The Canon PowerShot Pro1 was released almost 18 years ago and is seen as a “bridge camera” between a point and shoot and DSLR, but cost about the same as the latter. Unable to balance price versus features, it would be the last of its kind.
In his latest retro review, photographer Gordon Laing dusts off the nearly 18-year-old camera to see how it holds up now and consider its impact on the photography landscape of the time. The Pro1 was the third and final model of the PowerShot Pro series that started in 1998 with the Pro70. The PowerShot Pro line featured cameras that were all outfitted with long zoom ranges for the time and came loaded with a lot of controls and options that were designed to satisfy enthusiasts who couldn’t bear the cost of a DSLR and associated lenses but wanted similar performance.
“The 7x optical zoom equivalent to 28-200mm was arguably the highlight of the Pro1, becoming the first — and still the only — PowerShot to sport the red ring denoting Canon’s prestigious L-series, justified here by the use of fluorite and ultra-low dispersion elements,” Laing writes. “Until then, the L-branding was reserved for Canon’s best full-frame lenses or flagship camcorders.”
The camera featured a Sony 2/3-inch CCD sensor and was capable of taking 8-megapixel photos, which Laing says was the highest resolution PowerShot the company had made and was even higher resolution than the first 6-megapixel DSLRs. The camera could shoot between 50 and 400 ISO, but Laing says that the best quality was found at the lowest end of that spectrum, which was common for the day.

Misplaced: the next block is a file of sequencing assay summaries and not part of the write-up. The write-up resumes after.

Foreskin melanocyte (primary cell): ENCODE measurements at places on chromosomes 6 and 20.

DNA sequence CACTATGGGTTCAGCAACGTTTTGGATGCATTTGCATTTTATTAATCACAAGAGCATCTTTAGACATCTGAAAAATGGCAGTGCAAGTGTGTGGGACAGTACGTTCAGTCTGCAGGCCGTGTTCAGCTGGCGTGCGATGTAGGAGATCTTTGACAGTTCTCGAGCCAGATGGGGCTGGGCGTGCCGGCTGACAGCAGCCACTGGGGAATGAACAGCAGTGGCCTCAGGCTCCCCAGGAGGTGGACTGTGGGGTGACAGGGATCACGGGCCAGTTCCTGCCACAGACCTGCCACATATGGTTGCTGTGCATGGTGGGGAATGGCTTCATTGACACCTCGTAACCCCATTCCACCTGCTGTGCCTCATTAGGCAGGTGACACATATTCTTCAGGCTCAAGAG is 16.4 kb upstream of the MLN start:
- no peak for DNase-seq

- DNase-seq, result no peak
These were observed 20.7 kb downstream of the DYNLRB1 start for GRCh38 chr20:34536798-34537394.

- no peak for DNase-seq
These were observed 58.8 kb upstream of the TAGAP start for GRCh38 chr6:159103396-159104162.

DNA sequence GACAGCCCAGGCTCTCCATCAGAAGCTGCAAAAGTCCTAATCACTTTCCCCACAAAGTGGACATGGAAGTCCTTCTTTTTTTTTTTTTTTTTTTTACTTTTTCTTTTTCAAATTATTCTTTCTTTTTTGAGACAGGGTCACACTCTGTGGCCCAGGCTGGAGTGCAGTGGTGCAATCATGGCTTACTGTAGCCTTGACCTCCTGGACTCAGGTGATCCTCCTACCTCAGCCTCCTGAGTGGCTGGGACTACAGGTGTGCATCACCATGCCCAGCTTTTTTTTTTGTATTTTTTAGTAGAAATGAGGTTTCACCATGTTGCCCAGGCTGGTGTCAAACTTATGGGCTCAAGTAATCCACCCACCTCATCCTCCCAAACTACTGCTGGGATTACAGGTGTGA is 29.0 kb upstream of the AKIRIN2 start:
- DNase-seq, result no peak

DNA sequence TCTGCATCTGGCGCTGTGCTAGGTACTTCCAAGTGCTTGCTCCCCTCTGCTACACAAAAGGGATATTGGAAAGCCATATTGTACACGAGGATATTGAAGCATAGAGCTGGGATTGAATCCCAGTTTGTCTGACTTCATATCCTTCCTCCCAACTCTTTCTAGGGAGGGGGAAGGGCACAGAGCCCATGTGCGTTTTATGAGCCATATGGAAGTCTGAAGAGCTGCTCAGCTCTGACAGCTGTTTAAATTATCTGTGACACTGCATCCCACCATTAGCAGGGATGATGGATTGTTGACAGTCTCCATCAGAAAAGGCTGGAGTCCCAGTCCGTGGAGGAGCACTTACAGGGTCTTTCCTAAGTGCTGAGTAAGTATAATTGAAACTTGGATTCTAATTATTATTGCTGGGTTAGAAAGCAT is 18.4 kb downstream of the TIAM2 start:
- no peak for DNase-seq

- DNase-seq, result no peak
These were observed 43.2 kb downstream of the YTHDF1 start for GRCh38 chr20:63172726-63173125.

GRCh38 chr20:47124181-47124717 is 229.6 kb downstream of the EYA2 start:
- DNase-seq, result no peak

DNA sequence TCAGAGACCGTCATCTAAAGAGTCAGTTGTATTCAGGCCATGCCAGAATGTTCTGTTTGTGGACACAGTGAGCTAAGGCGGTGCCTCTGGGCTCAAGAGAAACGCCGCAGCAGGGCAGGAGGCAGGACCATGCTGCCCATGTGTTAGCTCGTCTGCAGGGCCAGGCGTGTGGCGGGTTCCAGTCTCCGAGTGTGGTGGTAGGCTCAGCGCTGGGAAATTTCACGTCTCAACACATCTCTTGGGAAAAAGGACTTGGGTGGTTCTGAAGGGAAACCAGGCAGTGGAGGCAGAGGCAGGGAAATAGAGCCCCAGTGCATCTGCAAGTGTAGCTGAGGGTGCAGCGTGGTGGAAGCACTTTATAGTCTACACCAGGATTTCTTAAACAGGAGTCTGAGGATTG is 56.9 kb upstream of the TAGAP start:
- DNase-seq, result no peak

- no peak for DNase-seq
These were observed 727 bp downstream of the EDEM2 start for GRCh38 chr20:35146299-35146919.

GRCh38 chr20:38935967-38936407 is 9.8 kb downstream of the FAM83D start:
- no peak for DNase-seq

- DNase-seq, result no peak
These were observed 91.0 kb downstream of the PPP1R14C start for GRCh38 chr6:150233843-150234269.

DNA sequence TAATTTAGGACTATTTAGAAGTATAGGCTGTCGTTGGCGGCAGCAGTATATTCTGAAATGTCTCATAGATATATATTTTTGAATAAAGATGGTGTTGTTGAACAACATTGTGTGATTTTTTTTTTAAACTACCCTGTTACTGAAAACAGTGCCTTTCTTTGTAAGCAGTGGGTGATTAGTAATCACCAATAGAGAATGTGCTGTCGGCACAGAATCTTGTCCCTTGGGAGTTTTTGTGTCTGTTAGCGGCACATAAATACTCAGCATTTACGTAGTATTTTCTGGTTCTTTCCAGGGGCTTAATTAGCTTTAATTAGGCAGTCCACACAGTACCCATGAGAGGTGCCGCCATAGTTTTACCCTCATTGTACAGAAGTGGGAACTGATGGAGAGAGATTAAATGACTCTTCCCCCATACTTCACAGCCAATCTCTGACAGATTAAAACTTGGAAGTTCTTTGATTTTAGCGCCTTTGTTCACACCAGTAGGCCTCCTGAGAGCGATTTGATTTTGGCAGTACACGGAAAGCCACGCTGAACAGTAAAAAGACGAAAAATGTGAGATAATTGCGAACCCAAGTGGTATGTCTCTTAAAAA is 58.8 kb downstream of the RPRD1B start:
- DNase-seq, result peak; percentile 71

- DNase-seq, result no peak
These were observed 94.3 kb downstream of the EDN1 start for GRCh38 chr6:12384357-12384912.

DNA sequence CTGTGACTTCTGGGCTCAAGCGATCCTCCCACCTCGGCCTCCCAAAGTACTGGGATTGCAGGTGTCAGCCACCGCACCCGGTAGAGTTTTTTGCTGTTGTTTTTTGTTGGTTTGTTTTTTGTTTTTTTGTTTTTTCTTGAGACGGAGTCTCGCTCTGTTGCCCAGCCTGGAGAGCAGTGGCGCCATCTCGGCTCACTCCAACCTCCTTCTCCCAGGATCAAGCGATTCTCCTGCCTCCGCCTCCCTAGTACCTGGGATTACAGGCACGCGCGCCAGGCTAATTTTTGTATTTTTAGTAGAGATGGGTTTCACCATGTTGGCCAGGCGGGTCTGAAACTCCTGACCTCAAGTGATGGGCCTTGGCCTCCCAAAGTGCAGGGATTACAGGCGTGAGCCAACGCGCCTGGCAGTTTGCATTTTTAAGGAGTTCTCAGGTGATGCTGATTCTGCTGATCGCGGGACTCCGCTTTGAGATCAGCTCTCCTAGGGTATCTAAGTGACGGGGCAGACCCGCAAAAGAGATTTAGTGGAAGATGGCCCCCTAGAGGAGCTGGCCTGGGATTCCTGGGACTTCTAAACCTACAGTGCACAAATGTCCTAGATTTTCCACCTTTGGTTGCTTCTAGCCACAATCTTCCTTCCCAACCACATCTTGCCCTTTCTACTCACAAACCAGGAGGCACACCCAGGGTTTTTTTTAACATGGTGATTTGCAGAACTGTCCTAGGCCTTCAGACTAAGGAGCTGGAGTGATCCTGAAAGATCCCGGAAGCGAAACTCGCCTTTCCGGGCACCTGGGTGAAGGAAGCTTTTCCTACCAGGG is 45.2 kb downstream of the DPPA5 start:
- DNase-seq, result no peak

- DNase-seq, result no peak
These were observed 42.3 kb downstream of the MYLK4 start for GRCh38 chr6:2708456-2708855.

The Pro1 was also capable of shooting video at up to 640×480 pixels, though at a slow 15 frames per second which was half what high-end rivals were offering at the time.
“Clips were limited to 30 seconds, you could adjust the zoom before — but not during — filming, and while the screen flipped forward to face you for potential vlogging, the lens didn’t have any optical stabilization,” Laing explains.
Laing says that while the camera did come with a lot of features, it was awkwardly placed in the market.
“For the same money as the Pro1, or even less in some situations, you could alternatively buy one of the new entry-level DSLRs like the Nikon D70 or Canon EOS 300D, the first Digital Rebel,” he explains.
“Sure, both came with shorter zoom ranges at that price, but the chance to swap lenses, compose with a true SLR viewfinder and capture images with a considerably larger sensor proved an unbeatable combination for the target market.”
Faced with the choices in the market, Laing says enthusiasts generally selected the DSLR over the bridge-camera PowerShot Pro1. As a result, the Pro1 was the last of the PowerShot Pro series, but Canon would follow up with the PowerShot SX super-zoom cameras, which Laing says sold well for multiple generations.